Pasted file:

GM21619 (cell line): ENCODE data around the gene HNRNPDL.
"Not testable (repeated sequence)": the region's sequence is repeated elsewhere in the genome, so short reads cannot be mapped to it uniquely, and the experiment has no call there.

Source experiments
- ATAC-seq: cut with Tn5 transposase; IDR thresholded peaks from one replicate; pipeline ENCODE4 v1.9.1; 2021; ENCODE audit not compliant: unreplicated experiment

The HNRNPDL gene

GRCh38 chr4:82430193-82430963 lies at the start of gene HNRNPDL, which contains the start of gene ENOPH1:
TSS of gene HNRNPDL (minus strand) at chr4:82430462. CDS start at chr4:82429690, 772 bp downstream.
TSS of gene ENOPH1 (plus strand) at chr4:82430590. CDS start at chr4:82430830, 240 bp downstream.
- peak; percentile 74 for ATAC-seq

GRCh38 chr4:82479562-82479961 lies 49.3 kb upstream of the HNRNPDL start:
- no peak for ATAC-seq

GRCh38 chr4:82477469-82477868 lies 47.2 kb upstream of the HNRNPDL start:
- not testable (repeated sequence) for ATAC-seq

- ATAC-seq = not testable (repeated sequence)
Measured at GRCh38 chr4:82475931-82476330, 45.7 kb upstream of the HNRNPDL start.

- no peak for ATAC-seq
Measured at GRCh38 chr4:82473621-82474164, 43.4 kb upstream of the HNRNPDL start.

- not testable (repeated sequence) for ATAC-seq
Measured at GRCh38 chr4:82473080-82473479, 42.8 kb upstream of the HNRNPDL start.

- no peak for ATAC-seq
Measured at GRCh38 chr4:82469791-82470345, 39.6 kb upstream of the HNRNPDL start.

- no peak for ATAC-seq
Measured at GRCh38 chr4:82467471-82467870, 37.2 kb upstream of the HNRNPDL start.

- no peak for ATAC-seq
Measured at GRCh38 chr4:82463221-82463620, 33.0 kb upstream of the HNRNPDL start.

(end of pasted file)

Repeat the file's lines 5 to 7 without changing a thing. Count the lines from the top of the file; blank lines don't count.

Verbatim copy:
The HNRNPDL gene

GRCh38 chr4:82430193-82430963 lies at the start of gene HNRNPDL, which contains the start of gene ENOPH1:
TSS of gene HNRNPDL (minus strand) at chr4:82430462. CDS start at chr4:82429690, 772 bp downstream.